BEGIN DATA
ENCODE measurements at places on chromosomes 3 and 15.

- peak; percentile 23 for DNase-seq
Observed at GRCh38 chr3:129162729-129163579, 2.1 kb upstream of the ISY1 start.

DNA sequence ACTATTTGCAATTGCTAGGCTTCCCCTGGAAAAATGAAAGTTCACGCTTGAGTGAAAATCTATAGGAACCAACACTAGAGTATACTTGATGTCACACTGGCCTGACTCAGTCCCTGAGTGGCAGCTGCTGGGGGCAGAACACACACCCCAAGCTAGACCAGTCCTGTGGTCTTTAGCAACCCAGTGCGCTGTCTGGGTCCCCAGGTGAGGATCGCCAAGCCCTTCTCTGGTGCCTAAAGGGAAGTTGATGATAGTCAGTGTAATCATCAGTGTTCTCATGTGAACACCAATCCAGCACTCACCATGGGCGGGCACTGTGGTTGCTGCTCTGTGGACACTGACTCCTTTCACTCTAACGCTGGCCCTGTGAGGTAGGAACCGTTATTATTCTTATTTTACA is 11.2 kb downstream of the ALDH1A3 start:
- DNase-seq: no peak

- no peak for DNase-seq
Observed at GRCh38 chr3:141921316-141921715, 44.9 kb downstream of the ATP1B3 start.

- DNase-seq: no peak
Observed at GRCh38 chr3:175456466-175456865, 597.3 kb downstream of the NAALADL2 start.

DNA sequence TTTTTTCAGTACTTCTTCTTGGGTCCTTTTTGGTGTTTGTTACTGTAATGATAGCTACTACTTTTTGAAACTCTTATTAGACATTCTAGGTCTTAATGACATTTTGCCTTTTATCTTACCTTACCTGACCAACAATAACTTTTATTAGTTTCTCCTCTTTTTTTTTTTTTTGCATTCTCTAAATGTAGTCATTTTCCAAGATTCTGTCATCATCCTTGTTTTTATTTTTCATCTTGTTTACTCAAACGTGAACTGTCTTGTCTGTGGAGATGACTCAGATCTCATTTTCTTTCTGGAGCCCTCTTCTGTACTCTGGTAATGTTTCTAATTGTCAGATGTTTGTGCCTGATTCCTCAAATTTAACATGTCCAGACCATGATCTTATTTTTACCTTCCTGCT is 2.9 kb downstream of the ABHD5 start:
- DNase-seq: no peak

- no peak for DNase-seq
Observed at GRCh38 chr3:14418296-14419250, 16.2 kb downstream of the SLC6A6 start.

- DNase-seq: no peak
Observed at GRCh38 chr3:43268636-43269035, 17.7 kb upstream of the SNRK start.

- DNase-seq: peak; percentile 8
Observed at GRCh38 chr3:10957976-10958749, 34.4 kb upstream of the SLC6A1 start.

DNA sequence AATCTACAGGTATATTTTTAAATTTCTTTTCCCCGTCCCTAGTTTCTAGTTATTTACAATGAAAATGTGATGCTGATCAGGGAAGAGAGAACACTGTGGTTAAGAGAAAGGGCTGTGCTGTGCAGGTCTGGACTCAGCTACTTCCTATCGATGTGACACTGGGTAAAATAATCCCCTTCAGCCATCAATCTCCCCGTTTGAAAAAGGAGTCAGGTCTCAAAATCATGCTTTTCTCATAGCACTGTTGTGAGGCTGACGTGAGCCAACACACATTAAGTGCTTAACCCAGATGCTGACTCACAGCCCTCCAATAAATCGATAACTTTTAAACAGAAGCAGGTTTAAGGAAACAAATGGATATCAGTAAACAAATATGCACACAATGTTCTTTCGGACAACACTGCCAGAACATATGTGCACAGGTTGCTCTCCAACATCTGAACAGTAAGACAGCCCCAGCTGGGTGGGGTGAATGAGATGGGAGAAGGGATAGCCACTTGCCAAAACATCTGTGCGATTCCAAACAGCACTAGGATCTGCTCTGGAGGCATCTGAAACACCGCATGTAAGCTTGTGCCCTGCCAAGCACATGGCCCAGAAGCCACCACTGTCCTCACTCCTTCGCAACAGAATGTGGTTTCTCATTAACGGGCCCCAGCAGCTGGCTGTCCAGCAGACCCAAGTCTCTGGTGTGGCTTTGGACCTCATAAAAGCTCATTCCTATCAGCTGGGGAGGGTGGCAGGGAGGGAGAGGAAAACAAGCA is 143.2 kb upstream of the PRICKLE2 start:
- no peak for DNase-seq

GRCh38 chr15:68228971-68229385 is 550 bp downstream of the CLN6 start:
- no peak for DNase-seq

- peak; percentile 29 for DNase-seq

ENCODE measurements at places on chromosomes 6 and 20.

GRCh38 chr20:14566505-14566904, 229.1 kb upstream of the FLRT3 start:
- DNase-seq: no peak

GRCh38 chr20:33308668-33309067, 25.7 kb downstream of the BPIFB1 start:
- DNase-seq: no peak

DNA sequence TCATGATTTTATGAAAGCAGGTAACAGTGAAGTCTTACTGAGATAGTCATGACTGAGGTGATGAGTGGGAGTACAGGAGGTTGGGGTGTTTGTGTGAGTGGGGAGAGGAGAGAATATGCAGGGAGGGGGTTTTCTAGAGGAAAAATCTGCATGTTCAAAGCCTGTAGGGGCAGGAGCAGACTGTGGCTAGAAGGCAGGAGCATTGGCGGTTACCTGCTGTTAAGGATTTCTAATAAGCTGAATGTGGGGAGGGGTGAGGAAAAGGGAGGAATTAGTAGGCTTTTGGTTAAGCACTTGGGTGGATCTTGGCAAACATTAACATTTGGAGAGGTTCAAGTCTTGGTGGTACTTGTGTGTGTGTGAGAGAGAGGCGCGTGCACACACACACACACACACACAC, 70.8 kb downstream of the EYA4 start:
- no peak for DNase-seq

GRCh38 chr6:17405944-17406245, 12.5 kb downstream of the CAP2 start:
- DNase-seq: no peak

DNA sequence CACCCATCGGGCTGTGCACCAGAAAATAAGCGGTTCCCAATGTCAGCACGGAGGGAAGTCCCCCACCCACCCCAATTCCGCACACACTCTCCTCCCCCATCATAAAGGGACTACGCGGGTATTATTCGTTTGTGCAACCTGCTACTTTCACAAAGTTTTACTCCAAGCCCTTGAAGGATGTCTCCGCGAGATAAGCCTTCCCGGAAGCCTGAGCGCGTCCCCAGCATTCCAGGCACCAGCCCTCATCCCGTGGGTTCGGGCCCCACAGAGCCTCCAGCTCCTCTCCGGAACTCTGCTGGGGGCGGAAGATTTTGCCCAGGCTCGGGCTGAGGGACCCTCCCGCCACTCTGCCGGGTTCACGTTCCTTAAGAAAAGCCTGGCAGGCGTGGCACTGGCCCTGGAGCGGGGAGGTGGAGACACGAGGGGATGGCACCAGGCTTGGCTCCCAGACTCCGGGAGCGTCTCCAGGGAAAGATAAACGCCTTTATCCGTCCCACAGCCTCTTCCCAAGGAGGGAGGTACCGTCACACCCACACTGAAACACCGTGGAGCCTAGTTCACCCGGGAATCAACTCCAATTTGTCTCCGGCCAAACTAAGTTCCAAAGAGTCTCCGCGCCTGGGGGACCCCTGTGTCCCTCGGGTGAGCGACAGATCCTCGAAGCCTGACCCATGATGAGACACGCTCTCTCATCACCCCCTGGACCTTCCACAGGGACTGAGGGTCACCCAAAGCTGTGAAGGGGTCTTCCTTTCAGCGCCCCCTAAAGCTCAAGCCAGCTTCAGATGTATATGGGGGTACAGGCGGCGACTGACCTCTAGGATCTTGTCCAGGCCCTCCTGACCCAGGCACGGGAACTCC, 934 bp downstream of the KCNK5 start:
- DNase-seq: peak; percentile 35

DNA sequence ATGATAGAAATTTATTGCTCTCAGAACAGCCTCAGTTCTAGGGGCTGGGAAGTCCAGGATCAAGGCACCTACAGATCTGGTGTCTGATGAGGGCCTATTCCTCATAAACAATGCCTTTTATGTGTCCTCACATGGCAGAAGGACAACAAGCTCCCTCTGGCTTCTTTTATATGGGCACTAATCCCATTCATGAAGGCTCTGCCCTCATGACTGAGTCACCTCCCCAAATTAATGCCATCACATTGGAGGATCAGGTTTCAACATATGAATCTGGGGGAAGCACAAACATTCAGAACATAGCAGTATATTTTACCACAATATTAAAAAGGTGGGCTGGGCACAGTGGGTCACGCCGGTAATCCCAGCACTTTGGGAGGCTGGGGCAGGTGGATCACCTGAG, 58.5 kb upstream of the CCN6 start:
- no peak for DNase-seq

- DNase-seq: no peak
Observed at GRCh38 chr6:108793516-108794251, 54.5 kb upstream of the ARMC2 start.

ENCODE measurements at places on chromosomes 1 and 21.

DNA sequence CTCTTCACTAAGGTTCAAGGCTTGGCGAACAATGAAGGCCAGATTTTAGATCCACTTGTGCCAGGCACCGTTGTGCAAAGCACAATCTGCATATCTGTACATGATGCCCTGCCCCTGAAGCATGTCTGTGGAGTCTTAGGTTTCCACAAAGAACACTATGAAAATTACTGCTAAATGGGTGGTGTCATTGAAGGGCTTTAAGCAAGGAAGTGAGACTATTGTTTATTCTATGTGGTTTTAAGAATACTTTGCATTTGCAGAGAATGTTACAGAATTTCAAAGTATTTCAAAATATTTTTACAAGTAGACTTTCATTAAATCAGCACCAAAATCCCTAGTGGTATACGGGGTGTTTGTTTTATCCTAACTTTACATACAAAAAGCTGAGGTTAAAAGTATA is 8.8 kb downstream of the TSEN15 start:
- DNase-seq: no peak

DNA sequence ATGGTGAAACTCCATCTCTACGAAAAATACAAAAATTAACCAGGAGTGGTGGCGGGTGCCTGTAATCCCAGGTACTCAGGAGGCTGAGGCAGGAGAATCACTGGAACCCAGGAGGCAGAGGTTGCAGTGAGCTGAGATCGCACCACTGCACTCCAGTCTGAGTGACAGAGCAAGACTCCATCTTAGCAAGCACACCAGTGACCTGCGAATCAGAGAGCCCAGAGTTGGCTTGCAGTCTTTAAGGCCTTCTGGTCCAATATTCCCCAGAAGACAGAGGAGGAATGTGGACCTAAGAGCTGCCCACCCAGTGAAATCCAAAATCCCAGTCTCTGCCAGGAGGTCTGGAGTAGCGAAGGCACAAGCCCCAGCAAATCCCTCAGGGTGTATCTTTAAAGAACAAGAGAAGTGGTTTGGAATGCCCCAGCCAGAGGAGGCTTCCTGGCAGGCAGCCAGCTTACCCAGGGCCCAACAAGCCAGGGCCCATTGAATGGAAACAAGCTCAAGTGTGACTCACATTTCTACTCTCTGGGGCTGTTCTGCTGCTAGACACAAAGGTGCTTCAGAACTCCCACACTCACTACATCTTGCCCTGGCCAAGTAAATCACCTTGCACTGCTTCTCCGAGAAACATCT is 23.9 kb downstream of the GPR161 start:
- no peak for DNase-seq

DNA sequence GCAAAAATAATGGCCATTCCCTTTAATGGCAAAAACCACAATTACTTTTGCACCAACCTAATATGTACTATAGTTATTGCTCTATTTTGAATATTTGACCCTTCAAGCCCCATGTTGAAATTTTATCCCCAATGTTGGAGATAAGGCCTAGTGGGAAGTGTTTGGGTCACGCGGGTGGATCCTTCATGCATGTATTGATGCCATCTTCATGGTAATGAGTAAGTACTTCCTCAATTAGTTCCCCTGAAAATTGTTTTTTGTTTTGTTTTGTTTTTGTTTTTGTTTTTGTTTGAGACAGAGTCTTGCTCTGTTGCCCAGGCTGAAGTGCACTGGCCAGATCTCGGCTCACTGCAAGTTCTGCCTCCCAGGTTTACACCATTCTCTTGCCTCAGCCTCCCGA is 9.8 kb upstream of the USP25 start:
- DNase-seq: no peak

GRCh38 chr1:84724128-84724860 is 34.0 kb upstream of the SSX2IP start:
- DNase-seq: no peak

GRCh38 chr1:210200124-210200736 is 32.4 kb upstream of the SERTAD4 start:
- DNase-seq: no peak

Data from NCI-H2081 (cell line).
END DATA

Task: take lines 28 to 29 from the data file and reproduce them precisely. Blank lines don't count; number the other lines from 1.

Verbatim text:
DNA sequence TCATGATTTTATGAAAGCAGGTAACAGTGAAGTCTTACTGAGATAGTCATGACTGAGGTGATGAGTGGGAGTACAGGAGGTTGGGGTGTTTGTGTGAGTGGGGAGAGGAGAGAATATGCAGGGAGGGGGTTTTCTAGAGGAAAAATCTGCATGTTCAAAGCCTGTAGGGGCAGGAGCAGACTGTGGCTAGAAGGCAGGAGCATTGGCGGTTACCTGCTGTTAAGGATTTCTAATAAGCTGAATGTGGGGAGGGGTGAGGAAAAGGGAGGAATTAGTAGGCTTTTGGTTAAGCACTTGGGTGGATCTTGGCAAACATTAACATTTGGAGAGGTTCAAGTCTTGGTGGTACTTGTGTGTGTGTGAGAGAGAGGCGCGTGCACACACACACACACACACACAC, 70.8 kb downstream of the EYA4 start:
- no peak for DNase-seq